The term “language” comes from the Old French word “language,” which in turn derives from the Latin word “lingua,” meaning “tongue” or “speech.” The Latin “lingua” comes from the Proto-Indo-European (PIE) root “*dn̥ghwā,” meaning “tongue.”

1. Proto-Indo-European (PIE)

The PIE root “dn̥ghwā” or “dn̥gʷʰéh₂” means “tongue” or “speech.”

2. Latin

From the PIE root, the Latin word “lingua” developed, meaning “tongue” or “language.”

3. Old French (c. 9th to 14th century CE)

The Latin “lingua” evolved into Old French “language,” carrying the same meanings of “tongue” and “speech.”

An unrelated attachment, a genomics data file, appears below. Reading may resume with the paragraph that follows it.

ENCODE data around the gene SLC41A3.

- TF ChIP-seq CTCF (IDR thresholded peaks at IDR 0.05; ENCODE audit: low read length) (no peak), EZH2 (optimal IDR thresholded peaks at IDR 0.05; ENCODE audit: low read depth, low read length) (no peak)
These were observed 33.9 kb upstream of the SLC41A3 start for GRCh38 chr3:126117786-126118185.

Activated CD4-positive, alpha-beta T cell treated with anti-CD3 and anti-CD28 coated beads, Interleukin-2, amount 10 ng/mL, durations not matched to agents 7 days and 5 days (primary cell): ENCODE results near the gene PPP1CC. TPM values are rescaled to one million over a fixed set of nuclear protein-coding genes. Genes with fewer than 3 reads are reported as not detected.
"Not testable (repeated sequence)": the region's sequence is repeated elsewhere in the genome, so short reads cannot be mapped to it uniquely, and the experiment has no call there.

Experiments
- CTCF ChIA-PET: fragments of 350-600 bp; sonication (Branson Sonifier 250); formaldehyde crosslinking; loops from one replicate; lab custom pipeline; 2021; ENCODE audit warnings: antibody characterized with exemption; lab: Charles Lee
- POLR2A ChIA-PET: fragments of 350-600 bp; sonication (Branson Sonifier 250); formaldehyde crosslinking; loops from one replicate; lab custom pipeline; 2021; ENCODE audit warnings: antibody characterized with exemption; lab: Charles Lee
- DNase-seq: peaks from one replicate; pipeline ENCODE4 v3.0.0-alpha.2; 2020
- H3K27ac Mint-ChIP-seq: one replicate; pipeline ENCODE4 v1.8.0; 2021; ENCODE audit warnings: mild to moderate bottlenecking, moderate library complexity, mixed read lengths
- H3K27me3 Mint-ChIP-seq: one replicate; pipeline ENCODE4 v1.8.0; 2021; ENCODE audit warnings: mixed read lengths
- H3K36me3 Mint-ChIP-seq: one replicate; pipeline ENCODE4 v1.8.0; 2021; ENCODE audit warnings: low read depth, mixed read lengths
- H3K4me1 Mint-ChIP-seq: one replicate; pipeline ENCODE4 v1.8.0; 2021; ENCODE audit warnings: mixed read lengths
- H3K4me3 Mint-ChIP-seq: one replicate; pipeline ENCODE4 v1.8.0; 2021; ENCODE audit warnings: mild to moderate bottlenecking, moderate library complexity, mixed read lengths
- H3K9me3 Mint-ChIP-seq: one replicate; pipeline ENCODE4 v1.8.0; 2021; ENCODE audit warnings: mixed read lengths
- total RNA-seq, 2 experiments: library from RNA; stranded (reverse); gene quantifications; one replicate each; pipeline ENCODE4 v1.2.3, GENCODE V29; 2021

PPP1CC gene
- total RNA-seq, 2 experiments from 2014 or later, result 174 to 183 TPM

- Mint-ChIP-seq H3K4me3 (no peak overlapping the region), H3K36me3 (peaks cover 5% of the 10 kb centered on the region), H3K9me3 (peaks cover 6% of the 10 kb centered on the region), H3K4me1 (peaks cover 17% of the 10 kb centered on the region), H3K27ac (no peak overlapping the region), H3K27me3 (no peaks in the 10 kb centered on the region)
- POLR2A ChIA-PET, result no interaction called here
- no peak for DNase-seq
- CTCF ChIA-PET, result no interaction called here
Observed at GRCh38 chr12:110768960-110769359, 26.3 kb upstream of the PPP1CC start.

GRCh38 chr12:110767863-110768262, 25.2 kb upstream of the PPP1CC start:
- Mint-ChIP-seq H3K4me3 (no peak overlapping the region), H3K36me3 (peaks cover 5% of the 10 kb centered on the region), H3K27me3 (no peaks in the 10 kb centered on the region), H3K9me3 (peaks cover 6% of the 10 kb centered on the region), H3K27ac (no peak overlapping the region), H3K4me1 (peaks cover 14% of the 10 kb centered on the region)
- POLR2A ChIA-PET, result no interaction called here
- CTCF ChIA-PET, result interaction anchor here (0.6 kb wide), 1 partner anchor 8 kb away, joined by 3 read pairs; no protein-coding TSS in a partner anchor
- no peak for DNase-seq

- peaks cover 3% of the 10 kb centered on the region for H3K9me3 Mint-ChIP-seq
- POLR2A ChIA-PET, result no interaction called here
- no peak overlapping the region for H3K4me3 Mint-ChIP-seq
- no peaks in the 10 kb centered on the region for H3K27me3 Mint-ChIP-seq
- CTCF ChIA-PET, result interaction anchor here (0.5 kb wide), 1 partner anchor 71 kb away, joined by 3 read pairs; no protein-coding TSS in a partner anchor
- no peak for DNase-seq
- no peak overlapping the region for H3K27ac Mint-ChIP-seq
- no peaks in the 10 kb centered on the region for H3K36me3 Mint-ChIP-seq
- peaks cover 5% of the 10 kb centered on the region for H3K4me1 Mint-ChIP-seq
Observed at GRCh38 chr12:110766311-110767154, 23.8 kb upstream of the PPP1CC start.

4. Middle English (c. 11th to 15th century CE)

The Old French “language” was adopted into Middle English, retaining the meaning of “speech” or “a system of communication.”

5. Modern English (from 15th century CE to present)

The term “language” continued to evolve, now referring to the system of communication used by a particular community or country, encompassing spoken, written, and signed forms.

The word “language” reflects the human capacity for structured communication, integral to social interaction, cultural transmission, and knowledge dissemination.